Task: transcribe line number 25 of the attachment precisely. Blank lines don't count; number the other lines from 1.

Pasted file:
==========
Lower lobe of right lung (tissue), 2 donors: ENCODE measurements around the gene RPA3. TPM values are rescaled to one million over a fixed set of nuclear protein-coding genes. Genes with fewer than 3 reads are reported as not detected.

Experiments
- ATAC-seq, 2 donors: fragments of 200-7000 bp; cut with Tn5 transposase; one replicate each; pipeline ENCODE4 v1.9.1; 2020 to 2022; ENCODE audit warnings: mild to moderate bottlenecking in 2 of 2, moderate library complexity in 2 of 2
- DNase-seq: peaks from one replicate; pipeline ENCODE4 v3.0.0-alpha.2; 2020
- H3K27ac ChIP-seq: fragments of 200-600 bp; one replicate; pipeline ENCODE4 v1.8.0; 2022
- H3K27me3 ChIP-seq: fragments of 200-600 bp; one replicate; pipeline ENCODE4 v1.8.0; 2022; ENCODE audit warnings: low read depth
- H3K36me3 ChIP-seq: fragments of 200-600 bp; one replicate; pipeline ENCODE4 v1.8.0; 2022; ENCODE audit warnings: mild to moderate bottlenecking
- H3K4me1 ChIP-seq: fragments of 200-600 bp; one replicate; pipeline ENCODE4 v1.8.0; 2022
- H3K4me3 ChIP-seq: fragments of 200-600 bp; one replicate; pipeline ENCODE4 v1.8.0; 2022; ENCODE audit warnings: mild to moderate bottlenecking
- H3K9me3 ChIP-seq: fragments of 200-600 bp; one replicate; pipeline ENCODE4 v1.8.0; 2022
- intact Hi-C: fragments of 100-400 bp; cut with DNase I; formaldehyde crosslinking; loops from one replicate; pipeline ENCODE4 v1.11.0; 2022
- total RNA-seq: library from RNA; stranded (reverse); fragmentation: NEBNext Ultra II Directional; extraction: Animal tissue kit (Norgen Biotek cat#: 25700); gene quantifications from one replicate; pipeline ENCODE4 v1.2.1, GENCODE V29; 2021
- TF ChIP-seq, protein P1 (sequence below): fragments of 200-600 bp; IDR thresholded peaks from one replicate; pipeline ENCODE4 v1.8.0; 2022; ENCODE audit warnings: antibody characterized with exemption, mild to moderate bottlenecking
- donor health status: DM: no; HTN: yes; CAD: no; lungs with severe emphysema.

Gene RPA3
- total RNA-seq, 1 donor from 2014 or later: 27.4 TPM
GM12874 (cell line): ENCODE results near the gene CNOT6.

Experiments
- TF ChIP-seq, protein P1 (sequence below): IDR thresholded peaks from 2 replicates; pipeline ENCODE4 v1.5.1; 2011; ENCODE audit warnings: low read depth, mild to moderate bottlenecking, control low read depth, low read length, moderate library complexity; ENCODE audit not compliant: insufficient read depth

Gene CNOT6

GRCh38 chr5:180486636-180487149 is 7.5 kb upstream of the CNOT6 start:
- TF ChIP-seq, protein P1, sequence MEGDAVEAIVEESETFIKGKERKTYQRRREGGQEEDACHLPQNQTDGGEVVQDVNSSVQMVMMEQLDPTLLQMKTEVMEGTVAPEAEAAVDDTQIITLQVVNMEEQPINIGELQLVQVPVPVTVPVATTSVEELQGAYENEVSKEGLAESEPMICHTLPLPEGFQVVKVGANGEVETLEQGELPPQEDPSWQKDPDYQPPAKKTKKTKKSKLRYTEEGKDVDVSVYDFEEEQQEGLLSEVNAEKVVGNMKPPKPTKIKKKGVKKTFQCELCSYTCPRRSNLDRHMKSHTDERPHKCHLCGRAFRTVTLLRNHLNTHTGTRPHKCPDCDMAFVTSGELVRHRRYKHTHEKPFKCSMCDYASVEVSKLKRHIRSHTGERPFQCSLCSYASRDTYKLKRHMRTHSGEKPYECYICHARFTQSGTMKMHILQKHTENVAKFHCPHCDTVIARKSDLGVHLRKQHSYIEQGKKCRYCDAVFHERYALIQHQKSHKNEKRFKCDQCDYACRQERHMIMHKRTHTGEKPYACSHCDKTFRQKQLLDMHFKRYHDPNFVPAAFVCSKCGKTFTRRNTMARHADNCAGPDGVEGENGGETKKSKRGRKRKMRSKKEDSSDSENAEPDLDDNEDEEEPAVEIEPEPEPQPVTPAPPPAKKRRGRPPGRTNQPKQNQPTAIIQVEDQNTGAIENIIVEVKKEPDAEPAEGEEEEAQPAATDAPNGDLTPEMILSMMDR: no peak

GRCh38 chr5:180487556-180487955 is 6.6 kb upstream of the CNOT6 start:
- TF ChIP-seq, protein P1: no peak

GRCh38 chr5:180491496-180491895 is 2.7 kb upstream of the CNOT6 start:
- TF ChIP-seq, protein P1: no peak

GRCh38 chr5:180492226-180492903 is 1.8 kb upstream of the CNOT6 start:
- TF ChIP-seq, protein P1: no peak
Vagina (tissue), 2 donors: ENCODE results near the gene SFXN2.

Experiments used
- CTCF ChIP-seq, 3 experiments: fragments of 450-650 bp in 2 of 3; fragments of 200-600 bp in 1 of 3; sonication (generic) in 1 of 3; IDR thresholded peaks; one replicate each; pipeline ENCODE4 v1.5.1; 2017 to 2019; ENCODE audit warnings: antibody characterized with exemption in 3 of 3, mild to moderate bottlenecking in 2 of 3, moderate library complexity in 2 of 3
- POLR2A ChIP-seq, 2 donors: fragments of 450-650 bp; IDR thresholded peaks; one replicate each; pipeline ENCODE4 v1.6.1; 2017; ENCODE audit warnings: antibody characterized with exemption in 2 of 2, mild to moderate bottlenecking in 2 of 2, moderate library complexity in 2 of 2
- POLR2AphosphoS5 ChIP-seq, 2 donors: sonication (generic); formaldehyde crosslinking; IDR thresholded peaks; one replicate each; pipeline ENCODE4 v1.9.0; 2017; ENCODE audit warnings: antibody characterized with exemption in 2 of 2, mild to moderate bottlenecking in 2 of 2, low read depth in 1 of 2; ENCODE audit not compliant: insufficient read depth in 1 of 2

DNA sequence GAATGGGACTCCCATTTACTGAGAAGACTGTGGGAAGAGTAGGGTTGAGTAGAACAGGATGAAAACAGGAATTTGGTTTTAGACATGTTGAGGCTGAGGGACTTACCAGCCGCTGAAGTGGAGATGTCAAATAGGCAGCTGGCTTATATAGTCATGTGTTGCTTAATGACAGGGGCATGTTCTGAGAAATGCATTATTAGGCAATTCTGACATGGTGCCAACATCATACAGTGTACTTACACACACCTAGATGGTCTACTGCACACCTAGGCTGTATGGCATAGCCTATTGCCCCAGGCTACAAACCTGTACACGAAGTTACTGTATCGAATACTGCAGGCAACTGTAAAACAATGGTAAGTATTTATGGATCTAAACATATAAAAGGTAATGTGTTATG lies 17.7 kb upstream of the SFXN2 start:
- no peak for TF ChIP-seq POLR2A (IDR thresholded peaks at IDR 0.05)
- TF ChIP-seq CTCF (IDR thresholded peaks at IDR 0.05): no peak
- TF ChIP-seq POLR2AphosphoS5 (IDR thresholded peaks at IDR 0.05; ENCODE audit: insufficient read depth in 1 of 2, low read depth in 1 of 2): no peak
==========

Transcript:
GRCh38 chr5:180491496-180491895 is 2.7 kb upstream of the CNOT6 start: